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And it makes it a hard sell to teenagers who are, at least in part (an indispensable part), driven by sexual attraction.

from The 9513: http://www.the9513.com/tyler-dean-taylor-swift/

I pre-ordered the new Relient K album, Forget and Not Slow Down, which awarded me $1 in free Amazon.com mp3 downloads (which is just one song). ((I ordered a textbook from Amazon.com before school and Amazon awarded me $5 in free Amazon.com mp3 downloads.)) So in my very rare freetime (10:15pm on Tuesday night) I Amazon.com’ed Taylor Swift since she is re-releasing Fearless with 6 new tracks. I was going through the results and I saw a Tyler Dean with a song called Taylor Swift.

Hmm. Initially, I figured it to be a nice play off of Taylor’s fantastically romantic Tim McGraw, ((I wish that song was about me. So pretty.)) and that excited me. However, after listening to the 30 second stream, I was unimpressed; I didn’t hear Taylor Swift mentioned. I googled the song to find the lyrics, but instead I found a website that wrote a review about the song.

Hmm. I’ve never seen a review written about a song, save for those crazy lists of the 100 Most Influential Songs, etc. ((I’m fathomed at the thought that Michael Jackson is around place 20 or 30 on those lists. I’m rather biased, and perhaps my perspective is skewed in light of his recent passing, but he was the spearhead for black America’s music — and even beyond black America. He made Billie Jean!)) I skimmed the review, and I lingered down to the part that is quoted above.

Now, the song might not be great, but that doesn’t bother me. What ticks me, irks me, tugs my nerves (axon from cell body), is that they assert the unavoidable fact about American media today: if it’s not sexy, doesn’t talk about sex, doesn’t fantasize about sex, it’s not worth your time. It’s not so much that I’m mad at them; it’s more that I’m mad that what they wrote is true.

And then they highlight that teenagers have “an indispensable part” that cannot be ignored. If I could lecture the entire American teenage population, I would lecture them on the topic of sex. It would be fire and brimstone, qua Jonathan Edwards qua Nathan Bounyong meet southern revivalism. ((Not sure if I used qua properly, but it’s a venture.)) I’m sick of the sexual influence in our corrupt culture and degenerate generations. Wake up, America. ((Miley Cyrus reference. I used to be proud of the way she carried herself, but I just saw the Party in the USA music video the other day, and I am now rather disappointed with her. Perhaps I am prude in my judgement, and I hope so, but in Miley there is another example of the sex in American appetites.))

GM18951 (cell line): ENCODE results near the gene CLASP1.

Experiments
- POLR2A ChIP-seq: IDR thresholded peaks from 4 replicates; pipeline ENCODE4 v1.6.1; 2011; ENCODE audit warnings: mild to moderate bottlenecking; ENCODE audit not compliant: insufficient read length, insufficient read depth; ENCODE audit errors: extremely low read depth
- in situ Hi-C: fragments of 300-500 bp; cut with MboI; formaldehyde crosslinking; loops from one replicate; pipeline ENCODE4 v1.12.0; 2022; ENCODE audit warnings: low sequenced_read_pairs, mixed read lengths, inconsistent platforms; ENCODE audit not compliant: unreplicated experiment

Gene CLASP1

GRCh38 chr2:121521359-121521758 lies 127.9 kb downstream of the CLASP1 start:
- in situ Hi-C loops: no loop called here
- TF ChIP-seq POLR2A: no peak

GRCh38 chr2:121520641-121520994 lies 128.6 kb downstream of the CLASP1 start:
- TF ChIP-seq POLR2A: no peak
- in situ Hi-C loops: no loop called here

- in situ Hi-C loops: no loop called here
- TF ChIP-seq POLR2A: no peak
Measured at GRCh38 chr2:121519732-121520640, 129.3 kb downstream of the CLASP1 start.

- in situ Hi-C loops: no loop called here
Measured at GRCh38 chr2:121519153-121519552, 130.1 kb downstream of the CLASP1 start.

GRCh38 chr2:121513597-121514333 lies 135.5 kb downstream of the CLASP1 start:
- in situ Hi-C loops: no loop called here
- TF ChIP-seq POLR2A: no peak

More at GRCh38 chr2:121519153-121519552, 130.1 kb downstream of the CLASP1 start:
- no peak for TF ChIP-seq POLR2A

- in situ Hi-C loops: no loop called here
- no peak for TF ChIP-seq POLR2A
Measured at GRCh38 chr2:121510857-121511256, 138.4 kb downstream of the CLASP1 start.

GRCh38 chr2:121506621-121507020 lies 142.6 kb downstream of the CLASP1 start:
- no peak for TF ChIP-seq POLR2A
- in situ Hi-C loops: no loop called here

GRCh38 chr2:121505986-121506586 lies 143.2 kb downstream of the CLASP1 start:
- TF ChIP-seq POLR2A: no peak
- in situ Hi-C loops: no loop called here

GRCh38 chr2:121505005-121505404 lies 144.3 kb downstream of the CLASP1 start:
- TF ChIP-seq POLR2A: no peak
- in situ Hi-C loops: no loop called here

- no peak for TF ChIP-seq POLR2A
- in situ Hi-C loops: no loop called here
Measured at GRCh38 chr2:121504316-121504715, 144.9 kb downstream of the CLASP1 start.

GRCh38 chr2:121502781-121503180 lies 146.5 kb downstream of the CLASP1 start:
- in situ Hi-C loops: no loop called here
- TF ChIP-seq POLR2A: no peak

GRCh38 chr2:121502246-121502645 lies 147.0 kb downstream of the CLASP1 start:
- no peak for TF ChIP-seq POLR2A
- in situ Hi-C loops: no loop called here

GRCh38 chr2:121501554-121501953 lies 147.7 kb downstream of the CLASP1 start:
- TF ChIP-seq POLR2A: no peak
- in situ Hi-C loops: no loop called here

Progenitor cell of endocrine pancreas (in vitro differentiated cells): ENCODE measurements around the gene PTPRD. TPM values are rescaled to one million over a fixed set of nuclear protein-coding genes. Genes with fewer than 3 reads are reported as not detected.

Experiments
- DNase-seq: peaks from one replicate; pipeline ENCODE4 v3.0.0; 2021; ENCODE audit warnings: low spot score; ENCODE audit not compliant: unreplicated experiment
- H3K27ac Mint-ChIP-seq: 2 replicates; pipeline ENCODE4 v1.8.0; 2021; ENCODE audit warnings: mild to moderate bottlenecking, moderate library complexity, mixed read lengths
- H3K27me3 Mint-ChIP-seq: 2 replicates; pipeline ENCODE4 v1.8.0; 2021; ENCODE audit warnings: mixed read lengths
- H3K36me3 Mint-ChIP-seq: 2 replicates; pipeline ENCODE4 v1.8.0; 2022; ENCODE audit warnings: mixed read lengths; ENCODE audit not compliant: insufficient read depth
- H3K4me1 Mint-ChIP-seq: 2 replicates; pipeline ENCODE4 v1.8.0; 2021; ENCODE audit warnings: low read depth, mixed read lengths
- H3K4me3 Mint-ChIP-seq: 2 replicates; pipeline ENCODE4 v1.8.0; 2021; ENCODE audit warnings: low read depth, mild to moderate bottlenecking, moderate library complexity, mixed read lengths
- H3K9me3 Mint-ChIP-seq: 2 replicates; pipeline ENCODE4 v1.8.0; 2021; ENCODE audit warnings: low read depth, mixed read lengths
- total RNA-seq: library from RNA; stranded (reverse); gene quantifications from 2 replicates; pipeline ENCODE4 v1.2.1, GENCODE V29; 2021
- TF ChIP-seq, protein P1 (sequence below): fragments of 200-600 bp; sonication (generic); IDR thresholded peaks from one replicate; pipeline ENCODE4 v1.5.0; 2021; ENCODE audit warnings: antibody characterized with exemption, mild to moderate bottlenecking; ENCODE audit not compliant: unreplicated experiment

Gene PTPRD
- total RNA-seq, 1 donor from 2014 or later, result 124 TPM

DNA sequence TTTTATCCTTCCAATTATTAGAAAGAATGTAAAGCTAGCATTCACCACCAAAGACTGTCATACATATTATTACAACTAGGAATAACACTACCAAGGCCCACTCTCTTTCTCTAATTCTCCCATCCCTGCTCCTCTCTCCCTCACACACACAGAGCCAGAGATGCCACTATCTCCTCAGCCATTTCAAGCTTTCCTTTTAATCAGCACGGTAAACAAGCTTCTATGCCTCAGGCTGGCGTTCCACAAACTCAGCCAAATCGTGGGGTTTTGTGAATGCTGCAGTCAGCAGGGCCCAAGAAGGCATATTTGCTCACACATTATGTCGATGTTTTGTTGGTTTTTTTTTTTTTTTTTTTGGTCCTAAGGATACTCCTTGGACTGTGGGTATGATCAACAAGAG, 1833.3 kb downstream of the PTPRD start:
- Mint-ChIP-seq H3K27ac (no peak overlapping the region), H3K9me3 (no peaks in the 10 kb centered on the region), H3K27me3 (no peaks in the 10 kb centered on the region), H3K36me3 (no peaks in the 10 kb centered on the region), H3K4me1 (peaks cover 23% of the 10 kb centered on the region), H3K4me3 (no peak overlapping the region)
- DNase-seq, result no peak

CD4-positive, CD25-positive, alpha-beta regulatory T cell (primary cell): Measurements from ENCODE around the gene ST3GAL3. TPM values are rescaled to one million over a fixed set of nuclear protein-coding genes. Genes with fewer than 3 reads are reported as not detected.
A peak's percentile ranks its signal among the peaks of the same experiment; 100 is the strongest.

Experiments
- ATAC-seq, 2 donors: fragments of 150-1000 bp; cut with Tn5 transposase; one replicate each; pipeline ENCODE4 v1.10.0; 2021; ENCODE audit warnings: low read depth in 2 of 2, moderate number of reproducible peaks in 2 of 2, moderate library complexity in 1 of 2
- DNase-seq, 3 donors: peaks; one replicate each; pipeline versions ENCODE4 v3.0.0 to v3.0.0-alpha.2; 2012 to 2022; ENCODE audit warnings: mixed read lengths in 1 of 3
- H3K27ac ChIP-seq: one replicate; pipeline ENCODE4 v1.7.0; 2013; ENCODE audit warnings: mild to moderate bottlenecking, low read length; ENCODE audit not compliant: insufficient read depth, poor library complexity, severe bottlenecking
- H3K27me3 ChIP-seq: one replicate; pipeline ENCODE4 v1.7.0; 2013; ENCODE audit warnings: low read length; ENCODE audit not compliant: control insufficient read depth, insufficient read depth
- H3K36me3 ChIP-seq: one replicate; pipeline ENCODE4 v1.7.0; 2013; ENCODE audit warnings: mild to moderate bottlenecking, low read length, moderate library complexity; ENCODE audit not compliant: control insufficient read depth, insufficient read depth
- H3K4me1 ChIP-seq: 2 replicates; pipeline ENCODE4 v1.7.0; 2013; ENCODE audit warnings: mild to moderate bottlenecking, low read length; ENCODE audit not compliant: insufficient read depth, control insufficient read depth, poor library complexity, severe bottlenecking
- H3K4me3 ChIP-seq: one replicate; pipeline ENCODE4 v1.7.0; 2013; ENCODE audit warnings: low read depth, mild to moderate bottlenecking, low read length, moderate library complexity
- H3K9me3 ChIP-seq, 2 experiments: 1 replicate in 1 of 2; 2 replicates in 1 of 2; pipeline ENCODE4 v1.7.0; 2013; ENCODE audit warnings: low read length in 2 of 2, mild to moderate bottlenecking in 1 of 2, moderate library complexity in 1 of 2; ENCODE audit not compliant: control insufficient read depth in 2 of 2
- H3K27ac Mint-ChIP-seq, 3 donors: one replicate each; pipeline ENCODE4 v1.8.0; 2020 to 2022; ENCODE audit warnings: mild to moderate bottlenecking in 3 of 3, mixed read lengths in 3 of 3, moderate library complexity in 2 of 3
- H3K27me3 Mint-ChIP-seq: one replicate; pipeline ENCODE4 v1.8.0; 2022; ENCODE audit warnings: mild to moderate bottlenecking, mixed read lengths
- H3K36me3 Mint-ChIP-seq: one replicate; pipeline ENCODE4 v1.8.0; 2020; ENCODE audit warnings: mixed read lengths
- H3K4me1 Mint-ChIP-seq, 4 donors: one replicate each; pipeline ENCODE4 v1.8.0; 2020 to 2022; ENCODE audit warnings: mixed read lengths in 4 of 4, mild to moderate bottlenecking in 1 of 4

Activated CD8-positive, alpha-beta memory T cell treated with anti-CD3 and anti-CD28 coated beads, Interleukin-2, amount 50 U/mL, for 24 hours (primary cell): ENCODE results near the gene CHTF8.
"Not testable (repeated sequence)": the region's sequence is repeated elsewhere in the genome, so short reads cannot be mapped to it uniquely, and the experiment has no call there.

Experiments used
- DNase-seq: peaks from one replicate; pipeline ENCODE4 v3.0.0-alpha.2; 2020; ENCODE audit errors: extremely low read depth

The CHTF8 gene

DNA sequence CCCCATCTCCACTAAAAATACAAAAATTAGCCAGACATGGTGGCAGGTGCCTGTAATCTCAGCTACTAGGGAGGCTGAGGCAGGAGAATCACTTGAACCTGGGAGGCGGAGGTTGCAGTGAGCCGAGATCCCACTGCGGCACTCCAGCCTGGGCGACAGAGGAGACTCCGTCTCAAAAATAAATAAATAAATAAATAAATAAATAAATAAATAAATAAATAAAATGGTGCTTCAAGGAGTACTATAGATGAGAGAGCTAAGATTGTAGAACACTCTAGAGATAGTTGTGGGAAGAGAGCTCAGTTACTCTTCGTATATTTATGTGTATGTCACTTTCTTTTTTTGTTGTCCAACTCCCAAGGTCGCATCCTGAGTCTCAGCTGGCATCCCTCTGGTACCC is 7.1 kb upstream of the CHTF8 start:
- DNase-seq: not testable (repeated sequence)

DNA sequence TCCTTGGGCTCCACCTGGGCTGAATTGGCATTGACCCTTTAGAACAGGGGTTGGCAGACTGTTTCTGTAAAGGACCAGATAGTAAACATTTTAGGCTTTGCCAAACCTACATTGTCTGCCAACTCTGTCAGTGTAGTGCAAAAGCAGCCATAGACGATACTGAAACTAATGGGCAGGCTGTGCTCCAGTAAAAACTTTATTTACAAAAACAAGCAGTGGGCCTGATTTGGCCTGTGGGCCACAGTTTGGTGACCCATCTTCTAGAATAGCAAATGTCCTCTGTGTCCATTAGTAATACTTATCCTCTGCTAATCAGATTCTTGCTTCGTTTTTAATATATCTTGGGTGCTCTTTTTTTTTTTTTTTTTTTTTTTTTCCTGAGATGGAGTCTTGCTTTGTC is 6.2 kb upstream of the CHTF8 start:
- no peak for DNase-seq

Don’t write me off as a hopeless, star-eyed romantic (though I think, in someways, I am one — but not entirely). Don’t write me off as a staunch and ignorant Christian or a sexual claustrophobic. If you feel with the way that America has delivered sex, you’ve made sexiness messy. You’ve turned something beautiful into its antithesis: a mockery of love, attacking and repulsively turning one of love’s most intimate facets upside down.

An aside: I’m looking forward to Relient K’s new album. Matthew Thiessen is so witty, but I especially love his dramatic and melancholic works; the new album is entirely that. Buy it? I’m also looking forward to Taylor Swift’s re-release. I’m so happy that she’s doing as well as she is. I have this feeling that Taylor is making music — music that can be timeless. Her craft with her lyrics is phenomenal, and I think that is what will keep her tunes ripe as they weave into eternity. She’s my number two celebrity crush, and I’m not ashamed.

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